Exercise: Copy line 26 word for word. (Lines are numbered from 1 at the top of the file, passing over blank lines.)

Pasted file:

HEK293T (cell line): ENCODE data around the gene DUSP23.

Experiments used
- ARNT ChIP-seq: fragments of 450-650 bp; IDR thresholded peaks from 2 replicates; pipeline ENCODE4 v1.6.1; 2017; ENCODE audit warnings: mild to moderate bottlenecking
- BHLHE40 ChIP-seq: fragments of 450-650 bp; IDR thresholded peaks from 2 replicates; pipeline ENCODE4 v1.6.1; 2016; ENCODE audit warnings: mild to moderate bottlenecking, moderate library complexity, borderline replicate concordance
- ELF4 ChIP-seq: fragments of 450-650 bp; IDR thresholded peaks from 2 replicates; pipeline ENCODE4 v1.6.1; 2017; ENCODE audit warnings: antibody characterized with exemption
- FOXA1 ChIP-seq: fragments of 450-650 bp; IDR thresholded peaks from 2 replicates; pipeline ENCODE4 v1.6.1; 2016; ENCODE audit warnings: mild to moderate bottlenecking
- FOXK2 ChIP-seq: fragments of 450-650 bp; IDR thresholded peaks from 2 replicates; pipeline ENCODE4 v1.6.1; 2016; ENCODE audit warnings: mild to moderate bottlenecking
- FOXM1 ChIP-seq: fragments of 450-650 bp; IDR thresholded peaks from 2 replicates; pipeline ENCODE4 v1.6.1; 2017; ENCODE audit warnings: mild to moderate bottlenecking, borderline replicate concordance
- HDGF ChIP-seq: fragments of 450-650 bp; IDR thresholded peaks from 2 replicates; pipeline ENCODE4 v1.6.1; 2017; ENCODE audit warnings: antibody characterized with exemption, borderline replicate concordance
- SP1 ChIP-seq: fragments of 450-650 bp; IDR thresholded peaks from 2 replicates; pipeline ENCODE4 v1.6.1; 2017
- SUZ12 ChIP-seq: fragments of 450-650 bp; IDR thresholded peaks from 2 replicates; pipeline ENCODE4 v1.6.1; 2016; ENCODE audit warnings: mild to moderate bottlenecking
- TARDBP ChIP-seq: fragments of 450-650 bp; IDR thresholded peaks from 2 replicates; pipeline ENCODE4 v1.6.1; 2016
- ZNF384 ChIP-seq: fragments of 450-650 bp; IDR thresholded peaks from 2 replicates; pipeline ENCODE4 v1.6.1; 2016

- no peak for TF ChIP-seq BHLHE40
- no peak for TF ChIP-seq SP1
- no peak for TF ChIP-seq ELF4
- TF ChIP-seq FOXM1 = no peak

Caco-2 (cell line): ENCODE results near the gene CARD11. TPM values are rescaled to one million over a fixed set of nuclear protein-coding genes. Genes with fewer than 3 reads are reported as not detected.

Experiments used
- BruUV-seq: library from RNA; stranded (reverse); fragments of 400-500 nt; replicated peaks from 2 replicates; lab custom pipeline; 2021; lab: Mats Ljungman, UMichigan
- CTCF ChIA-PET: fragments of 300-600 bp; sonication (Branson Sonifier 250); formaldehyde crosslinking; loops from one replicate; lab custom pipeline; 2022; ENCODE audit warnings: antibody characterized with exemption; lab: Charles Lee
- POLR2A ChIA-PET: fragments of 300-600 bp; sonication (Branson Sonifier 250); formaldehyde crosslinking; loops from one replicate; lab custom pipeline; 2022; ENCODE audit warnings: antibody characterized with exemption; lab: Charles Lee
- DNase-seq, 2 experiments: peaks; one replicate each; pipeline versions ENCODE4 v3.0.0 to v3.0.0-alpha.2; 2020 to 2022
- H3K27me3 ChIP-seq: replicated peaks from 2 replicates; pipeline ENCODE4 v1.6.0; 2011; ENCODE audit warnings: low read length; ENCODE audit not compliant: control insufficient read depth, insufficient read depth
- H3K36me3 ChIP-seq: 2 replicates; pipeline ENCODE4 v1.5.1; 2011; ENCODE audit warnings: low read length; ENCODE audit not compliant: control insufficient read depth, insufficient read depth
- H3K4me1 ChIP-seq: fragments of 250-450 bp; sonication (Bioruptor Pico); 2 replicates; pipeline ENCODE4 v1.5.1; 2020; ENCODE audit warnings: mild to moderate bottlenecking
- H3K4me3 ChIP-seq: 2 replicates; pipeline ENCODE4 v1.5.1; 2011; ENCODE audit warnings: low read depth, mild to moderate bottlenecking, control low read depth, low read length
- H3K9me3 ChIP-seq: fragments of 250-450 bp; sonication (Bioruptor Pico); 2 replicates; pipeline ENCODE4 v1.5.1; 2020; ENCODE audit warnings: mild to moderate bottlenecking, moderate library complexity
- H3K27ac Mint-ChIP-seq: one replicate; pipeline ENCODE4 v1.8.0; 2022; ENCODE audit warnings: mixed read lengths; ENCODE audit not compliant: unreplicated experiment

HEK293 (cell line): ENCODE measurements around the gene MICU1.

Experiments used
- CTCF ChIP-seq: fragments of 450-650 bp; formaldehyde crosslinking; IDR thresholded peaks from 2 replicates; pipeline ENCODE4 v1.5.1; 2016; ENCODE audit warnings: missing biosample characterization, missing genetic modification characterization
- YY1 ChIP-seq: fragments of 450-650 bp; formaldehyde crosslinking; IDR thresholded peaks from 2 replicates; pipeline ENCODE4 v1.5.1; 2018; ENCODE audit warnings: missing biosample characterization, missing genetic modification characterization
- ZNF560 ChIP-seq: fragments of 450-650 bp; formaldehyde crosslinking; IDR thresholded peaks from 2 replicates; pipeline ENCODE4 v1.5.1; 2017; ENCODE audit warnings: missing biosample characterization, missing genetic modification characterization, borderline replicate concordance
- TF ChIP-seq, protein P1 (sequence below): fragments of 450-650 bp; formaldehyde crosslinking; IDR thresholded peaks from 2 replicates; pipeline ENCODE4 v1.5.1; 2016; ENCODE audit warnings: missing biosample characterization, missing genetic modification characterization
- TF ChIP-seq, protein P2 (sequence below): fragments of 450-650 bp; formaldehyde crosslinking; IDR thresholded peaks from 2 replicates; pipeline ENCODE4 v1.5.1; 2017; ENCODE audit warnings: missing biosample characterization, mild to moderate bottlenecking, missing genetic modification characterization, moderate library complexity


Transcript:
- H3K4me1 ChIP-seq: fragments of 250-450 bp; sonication (Bioruptor Pico); 2 replicates; pipeline ENCODE4 v1.5.1; 2020; ENCODE audit warnings: mild to moderate bottlenecking